Candies will include George Washington Carver’s original-recipe peanut brittle; maple drops representing abolitionists’ boycott of cane sugar produced by slaves; and Gibraltar, the first candy commercially produced in America by Mrs. Spencer, whose buggy had a false bottom where she carried escaped slaves.

“I wanted it to be educational, so students learn about cultural history,” said Carmen Flagge, the college’s diversity coordinator and multicultural liaison.

Philanthropic events to help others

Philanthropic events scheduled during Human Sciences Week include a Sole Hope event where shoes will be made from used jeans to help those in need in Uganda. Register here for one of two shifts — 4:30 to 6 p.m., or 5:30 to 7 hs-week2p.m. Tuesday, Sept. 27 — in 1009 LeBaron. Pizza will be provided to volunteers.

Those who donate $1 or a non-perishable food item can enjoy a philanthropy lunch featuring Hickory Park barbecue, 11 a.m. to 1 p.m. Friday, Sept. 30 on the south lawn of MacKay Hall. Financial proceeds will benefit the United Way of Story County, while non-perishable food items will go to The SHOP (Students Helping Our Peers) on-campus food pantry.

“Since this is only the second year of hosting such an event, we had the unique opportunity to make important decisions about what types of events made the cut for this year's offerings,” Petersen said. “We were especially keen on bringing more food to campus during the week, which was well reflected in those early decisions. I am really excited to represent students from the College of Human Sciences, students who originally asked for such a week to take place, knowing the impact of my contribution to this week of festivities.”

All week, the Iowa State community is also encouraged to donate to The SHOP, which earlier this year celebrated five years of helping students in need. Drop off canned food items at 220 MacKay Hall or 2312 Food Sciences Building.

Speakers and learning opportunities

This year’s Human Sciences Week will feature several “life skills lunch and learn” events hosted by different parts of the college, 11 a.m. to 12:30 p.m. Thursday, Sept. 29. Register here for any or all of the four events.
The events will showcase some of the College of Human Sciences’ programs of study, which encompass health and wellness, education and human development, science and technology, and community and entrepreneurship.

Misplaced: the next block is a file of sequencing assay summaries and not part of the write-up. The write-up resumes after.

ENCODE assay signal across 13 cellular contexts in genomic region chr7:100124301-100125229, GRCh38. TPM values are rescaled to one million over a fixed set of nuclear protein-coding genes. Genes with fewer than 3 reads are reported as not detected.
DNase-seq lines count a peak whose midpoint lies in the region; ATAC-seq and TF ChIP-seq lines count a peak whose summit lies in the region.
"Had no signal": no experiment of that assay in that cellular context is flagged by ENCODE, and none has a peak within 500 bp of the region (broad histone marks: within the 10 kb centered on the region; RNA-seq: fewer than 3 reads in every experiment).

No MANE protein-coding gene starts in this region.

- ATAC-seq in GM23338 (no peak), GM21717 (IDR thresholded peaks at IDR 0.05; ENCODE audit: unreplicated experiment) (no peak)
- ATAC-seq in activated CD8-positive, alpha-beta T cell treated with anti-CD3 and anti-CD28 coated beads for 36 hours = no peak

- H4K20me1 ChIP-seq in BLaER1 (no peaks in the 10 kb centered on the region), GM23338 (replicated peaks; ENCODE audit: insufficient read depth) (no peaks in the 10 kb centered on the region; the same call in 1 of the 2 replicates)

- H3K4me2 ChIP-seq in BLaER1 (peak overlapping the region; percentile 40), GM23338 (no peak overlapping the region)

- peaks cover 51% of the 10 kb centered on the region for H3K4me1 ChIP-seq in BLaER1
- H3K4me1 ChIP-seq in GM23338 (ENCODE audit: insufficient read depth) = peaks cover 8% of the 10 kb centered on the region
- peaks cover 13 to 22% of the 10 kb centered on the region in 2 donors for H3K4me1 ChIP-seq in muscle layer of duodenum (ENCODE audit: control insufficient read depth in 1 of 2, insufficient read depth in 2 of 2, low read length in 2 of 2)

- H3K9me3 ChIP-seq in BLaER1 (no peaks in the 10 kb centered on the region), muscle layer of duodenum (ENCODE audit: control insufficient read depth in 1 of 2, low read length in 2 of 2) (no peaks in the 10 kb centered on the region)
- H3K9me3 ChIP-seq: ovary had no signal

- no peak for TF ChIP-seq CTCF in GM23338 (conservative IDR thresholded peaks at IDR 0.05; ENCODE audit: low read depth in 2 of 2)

Healthy lifestyle: One such event hosted by the Body Image and Eating Disorder Awareness Club in 1540 Lagomarcino Hall will allow people to learn about living a balanced and healthy lifestyle.

Marketing yourself in your career search: Another, hosted by the College of Human Sciences career services office in 331 Palmer Building, will discuss how to be an ideal candidate in the workforce. Dana Wenstrand, a 1987 graduate in family and consumer sciences who now provides professional training and consulting, will facilitate the session.

Event planning: A third lunch and learn, hosted by the Department of Apparel, Events, and Hospitality Management in 1680 Lagomarcino Hall, will be a hands-on session focusing on event planning. “I love being able to put my creative side to good use in my career,” said Anderson, a senior in event management. “It really makes school and work fun.”

Financial literacy: A fourth event, hosted by the Department of Human Development and Family Studies in 001 MacKay Hall, will allow students to get the basics of financial planning both as a student and after graduation.

Sarah Brown Wessling

Sarah Brown Wessling, an Iowa State alumna and the 2010 National Teacher of the Year, will meet with students and speak to the Preparing Tomorrow’s Teachers Learning Community on Tuesday, Sept. 27. The event in Lagomarcino Hall is open to all Iowa State students.

Students can learn about studying abroad and meet peers from all over the world at events held Wednesday, Sept. 28. Human Sciences Week will also include a Professional and Scientific Fair, a research poster symposium, a scholarship recognition reception and program, and a peer mentor recognition.

For a full schedule of events during Human Sciences Week, visit